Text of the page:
Some physicians mistakenly believe that by disclosing all of their assets to their estate planning or financial advisers they will be compromising their privacy or that their advisers will charge them higher fees. Additionally, some physicians may be embarrassed to disclose some vital personal information about themselves or their family, such as a divorce or the existence of a child with a mental, a physical, or an addictive handicap. They might even want to hide the existence of a child who has a criminal record or has been convicted of a crime and served time in prison. What they do not realize is that by withholding vital financial or personal information, they will disempower their advisers, meaning their advisers will not be able to make a proper diagnosis of their planning needs and desires. Furthermore, their advisers will not be able to prescribe appropriate estate planning tools and alternatives. Just as in medicine, if a patient fails to disclose vital information or symptoms, the physician will not be able to make the proper diagnosis or write the proper prescription.
Physicians who believe that certain sensitive financial or personal information needs to be kept private should tell the estate planning attorney that they want this information kept private under the attorney-client privilege and not to disclose this sensitive information to other non attorney financial advisers.
On the other hand, physicians should seriously consider waiving the attorney-client privilege regarding non sensitive financial or personal information so that their attorney may share this information with their other non attorney financial advisers for the benefit of the physicians and their family. It is always advisable for the client and the attorney to include the client’s other financial advisers, such as a certified public accountant and/or financial planner, in the estate planning design and creation process. If, however, it is not possible or practical to include one or more of the other advisers in the process, then the physician needs to give the attorney permission to disclose and explain the estate plan to the other advisers. This is especially important in regard to tax information that needs to be disclosed to the CPA so that the CPA can prepare the proper income, estate, or gift tax returns.
Action Step Physicians should always disclose all vital financial and personal information to their attorney. They need to inform the attorney to keep all sensitive information confidential under the attorney-client privilege. All other non confidential information should be disclosed to a physician’s other advisers, such as a CPA or a financial planner. It is also a good idea for the physician to disclose any information that he or she may feel is not important or vital and let the attorney decide what is important.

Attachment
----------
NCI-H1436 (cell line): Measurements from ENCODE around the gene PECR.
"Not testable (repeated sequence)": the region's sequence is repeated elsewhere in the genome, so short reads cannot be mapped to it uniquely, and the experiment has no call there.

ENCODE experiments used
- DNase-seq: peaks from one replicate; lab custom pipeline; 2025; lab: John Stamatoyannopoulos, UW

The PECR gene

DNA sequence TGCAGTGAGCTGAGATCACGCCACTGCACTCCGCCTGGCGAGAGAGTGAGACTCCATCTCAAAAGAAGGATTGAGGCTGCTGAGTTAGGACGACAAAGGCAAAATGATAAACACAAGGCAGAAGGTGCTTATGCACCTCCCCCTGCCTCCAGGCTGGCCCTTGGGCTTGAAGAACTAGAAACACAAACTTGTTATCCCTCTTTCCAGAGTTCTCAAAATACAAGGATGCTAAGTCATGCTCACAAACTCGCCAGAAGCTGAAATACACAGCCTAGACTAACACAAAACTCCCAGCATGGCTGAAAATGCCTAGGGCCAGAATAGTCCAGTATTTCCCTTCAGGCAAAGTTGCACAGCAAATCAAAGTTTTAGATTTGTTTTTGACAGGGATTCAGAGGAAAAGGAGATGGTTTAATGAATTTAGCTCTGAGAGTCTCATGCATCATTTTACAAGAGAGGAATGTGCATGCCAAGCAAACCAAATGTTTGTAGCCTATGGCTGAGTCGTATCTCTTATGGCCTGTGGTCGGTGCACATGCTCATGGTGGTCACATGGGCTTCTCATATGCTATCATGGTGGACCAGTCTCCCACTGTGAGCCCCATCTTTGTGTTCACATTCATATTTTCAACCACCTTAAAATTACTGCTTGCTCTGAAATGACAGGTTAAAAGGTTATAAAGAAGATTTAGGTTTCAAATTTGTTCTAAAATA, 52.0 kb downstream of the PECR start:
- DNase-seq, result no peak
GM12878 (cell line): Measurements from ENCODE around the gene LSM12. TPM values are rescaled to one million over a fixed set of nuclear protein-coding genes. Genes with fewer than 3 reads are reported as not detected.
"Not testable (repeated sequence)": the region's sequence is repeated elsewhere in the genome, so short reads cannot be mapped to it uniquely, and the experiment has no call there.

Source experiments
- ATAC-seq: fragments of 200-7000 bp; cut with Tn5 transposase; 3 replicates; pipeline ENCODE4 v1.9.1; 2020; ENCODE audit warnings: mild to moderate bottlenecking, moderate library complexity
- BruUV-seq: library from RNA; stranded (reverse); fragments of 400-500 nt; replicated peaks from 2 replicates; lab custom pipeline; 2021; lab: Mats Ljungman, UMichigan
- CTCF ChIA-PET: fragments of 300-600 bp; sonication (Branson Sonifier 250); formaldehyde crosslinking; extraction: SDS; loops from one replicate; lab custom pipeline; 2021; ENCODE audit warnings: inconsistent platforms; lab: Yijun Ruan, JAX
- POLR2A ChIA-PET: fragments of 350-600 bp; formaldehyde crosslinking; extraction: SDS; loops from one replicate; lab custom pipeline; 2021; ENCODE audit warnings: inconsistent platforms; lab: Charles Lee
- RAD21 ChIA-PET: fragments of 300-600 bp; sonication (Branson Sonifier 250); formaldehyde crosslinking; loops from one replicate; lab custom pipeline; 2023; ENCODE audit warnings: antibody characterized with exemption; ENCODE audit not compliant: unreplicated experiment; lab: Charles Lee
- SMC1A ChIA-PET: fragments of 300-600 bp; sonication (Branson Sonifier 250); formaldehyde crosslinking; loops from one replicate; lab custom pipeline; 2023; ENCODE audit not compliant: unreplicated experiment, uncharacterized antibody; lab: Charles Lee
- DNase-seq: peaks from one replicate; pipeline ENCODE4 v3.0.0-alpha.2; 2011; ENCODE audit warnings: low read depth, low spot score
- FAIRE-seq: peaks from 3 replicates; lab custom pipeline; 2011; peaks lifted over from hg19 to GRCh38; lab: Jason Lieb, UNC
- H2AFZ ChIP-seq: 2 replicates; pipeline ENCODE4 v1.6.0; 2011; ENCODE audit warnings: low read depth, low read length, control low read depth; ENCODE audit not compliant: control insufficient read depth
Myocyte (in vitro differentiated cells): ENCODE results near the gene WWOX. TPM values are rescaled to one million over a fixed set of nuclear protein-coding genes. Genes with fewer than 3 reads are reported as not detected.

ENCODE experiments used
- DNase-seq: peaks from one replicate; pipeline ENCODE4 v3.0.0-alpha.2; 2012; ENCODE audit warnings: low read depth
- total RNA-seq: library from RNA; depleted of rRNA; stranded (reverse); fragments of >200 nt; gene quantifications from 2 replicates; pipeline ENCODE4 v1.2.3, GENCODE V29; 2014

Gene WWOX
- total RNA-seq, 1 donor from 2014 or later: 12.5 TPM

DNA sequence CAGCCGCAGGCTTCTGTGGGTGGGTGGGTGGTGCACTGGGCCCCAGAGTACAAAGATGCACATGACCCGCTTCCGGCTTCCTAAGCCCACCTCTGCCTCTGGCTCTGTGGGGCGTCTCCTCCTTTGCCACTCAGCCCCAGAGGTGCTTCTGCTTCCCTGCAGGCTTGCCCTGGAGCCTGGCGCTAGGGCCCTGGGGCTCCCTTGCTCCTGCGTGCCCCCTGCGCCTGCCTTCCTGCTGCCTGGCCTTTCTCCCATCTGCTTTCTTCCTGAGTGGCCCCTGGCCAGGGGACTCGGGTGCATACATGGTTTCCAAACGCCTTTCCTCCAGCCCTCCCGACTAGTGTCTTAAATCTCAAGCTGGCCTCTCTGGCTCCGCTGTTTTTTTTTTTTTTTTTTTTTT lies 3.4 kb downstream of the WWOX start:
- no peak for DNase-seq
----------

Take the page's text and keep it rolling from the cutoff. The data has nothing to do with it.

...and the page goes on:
Mistake 7 Failing to Follow the Attorney’s Client Protocols
In some practices, prospective clients must complete certain questionnaires and return them to the estate planning attorney before the attorney will schedule a consultation with the prospective client and his or her spouse or other helpful decision maker. Estate planning attorneys need this information to evaluate whether the prospective client is suitable for the services they provide. In addition, it is a waste of time to drag out this information during an initial consultation. Physicians should understand these protocol requirements. Physicians require new patients to come into their office at least 30 minutes before their first appointment because patients typically need to complete forms and other paperwork.
In my practice, I explain to prospective clients that if they fully comply with all of these protocols, there is no charge for the first hour. After the first hour, I usually quote a fee range (not an exact fee) for the planning, and they can choose to move ahead with the planning or not. If they choose not to proceed, we end the meeting and there is no charge. If we move on to the second hour and they do not engage my services, there is a fee of $250 per hour after the first hour. If the prospective client tells me that he or she does not want to comply with my protocol but just wants to meet me first, I charge a $500 advanced payment to set such an appointment on my calendar. Experience has shown that clients who do not want to complete my protocols are either going to be difficult to deal with, will waste my time because they are shopping for a cheap lawyer, or are not serious about completing their planning.
Action Step Physicians need to fully comply with the attorney’s protocols the same way they expect patients to comply with their protocols.